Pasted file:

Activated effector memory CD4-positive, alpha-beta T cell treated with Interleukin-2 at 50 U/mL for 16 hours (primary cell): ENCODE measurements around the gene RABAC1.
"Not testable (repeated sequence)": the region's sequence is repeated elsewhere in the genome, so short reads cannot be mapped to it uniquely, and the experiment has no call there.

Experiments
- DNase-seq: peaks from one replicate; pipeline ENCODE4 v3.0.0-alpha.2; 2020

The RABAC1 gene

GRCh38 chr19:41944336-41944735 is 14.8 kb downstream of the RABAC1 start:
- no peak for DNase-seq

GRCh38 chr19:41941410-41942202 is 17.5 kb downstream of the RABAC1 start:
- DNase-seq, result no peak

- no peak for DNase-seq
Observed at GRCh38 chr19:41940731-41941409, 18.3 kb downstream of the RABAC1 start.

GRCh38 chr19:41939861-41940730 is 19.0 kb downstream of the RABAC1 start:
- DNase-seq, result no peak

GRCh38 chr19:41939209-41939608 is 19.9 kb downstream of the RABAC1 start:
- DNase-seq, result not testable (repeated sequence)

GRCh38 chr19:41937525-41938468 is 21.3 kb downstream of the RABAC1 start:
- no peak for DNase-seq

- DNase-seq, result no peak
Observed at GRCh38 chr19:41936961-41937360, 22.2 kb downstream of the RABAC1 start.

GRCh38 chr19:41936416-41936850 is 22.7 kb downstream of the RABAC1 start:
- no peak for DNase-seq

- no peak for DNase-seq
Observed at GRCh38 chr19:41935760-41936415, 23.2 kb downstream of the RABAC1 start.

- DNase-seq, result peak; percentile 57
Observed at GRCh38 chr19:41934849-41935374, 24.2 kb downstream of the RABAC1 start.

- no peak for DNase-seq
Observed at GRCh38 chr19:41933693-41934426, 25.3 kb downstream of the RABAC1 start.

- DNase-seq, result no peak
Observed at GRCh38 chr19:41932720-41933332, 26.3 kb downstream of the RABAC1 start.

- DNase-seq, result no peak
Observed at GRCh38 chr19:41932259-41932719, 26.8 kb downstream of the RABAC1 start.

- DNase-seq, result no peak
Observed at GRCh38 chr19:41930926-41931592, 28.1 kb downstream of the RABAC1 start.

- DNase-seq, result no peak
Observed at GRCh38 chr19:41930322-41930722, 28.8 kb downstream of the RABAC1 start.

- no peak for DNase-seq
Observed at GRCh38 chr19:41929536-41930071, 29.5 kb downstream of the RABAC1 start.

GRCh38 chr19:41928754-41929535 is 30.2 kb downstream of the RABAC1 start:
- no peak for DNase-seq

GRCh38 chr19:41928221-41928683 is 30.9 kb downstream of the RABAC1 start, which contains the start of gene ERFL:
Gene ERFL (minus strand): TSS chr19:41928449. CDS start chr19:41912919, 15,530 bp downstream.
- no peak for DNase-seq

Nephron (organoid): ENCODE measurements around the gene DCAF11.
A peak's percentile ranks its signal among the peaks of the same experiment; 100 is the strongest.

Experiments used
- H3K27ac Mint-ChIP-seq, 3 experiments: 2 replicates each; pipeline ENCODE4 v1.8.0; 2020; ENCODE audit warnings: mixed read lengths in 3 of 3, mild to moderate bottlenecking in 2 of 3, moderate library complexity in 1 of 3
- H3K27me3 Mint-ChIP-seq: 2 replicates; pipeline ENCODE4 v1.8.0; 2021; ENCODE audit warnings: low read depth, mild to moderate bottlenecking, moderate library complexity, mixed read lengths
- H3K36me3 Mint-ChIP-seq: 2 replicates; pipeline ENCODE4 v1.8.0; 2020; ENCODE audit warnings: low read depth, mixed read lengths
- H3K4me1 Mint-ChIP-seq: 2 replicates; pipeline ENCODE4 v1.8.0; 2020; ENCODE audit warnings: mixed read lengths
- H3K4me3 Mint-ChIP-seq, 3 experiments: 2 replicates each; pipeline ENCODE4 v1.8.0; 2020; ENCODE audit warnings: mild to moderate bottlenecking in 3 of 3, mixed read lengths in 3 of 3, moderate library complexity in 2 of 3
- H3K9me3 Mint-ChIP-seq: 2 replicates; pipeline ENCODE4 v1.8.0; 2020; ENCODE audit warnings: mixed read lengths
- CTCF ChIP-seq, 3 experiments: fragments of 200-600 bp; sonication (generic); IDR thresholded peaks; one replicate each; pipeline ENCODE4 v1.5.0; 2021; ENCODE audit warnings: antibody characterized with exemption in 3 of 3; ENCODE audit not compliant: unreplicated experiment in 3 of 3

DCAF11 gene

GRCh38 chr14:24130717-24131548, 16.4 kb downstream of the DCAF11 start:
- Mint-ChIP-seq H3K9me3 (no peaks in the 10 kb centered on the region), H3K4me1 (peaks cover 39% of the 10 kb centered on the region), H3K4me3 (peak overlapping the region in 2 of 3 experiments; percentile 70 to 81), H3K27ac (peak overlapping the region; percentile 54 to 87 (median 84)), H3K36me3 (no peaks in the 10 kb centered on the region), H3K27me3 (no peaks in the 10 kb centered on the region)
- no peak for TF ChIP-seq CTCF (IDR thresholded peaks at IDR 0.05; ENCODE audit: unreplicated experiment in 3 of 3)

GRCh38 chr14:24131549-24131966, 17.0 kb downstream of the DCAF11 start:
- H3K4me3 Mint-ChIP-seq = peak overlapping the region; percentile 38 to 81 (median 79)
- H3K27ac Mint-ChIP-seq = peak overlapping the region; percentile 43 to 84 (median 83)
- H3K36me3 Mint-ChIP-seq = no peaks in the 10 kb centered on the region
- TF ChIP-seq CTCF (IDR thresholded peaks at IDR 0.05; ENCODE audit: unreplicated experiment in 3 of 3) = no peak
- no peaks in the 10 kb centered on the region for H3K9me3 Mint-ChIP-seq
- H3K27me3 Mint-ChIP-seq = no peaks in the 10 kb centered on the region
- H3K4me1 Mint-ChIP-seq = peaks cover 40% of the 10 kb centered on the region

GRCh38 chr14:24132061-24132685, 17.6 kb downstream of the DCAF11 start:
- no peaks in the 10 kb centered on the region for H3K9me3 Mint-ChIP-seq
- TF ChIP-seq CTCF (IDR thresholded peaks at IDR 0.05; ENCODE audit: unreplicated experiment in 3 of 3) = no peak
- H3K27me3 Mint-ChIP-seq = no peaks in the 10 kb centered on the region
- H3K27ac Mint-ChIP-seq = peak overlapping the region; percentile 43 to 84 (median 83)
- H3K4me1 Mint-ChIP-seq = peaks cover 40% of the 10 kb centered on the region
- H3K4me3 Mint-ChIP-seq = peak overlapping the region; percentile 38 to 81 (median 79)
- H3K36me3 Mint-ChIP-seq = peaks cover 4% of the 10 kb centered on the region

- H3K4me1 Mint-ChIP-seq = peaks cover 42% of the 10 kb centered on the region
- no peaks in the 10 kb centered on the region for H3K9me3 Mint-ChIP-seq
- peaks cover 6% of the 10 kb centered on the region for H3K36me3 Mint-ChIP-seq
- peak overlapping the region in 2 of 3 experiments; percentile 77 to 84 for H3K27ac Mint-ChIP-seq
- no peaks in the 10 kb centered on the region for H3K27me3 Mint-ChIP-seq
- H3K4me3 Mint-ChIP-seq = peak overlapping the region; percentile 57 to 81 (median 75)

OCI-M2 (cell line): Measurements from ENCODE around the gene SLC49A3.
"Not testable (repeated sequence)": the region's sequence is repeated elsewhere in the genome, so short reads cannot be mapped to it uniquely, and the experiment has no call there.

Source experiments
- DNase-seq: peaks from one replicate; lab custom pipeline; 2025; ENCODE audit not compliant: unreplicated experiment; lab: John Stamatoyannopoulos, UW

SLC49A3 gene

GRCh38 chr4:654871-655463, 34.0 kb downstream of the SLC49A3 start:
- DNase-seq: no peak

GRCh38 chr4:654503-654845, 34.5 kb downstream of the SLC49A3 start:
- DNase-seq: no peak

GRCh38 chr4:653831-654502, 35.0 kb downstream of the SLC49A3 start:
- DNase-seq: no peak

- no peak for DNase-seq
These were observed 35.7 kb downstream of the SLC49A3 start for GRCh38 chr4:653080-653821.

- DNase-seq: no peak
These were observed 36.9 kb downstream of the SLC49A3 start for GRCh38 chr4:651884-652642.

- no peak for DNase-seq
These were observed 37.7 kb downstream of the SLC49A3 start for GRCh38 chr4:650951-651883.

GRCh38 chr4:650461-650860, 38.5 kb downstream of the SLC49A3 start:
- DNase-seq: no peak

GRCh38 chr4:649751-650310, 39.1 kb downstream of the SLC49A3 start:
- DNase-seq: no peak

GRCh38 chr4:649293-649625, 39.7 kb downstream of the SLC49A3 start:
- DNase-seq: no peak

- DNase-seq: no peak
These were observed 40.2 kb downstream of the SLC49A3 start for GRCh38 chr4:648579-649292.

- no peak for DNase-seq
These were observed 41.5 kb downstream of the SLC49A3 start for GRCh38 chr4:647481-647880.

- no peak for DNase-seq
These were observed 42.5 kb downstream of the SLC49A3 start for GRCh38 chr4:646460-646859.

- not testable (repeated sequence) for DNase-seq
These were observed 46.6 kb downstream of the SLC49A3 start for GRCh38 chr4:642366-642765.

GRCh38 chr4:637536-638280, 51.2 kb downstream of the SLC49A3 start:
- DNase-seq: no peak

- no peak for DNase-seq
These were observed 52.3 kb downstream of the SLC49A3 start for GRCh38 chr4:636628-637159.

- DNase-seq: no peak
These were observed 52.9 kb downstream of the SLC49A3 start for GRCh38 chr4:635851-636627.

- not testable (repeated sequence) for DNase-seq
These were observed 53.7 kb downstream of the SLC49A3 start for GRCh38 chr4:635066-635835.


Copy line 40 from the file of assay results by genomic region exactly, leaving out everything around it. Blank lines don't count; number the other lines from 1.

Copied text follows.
GRCh38 chr19:41928221-41928683 is 30.9 kb downstream of the RABAC1 start, which contains the start of gene ERFL: